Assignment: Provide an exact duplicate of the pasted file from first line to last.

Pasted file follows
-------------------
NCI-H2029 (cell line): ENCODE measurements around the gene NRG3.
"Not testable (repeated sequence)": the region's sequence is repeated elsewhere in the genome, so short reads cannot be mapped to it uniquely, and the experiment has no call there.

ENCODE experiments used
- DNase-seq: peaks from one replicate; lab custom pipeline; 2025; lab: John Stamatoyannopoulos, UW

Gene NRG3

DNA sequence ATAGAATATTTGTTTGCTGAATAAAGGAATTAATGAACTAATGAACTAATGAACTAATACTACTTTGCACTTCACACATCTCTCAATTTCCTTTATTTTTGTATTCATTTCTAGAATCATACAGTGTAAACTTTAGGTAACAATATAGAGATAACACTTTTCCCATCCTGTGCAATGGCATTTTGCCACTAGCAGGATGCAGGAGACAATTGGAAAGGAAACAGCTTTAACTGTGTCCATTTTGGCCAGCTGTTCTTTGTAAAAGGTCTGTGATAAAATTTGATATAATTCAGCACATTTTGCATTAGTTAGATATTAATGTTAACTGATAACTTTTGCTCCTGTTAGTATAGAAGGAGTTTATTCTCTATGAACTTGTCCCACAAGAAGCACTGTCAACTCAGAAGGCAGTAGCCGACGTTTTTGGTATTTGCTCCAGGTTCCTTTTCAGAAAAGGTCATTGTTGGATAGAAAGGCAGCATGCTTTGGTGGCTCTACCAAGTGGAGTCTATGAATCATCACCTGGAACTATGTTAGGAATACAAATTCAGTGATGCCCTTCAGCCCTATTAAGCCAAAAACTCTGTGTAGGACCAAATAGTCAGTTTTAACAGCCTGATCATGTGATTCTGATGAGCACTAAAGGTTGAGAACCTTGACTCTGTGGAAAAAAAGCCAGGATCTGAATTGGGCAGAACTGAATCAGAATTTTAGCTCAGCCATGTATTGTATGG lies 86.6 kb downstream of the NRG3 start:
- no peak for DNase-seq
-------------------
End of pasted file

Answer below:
NCI-H2029 (cell line): ENCODE measurements around the gene NRG3.
"Not testable (repeated sequence)": the region's sequence is repeated elsewhere in the genome, so short reads cannot be mapped to it uniquely, and the experiment has no call there.

ENCODE experiments used
- DNase-seq: peaks from one replicate; lab custom pipeline; 2025; lab: John Stamatoyannopoulos, UW

Gene NRG3

DNA sequence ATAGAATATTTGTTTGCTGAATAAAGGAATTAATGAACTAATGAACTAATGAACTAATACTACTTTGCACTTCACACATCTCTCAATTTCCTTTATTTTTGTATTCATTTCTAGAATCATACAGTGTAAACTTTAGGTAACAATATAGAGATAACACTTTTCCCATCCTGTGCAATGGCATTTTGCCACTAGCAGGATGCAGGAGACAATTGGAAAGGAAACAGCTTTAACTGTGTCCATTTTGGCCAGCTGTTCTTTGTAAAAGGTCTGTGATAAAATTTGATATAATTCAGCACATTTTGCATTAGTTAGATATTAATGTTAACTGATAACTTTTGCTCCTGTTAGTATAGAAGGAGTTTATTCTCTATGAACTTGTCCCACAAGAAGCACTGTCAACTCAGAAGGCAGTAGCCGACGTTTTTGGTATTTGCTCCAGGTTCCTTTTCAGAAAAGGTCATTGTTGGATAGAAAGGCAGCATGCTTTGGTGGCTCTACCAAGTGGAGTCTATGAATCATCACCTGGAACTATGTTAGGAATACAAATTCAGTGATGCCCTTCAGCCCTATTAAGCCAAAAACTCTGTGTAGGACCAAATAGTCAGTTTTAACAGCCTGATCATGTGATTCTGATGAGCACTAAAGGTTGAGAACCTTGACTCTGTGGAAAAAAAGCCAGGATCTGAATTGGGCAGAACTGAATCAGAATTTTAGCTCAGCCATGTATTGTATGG lies 86.6 kb downstream of the NRG3 start:
- no peak for DNase-seq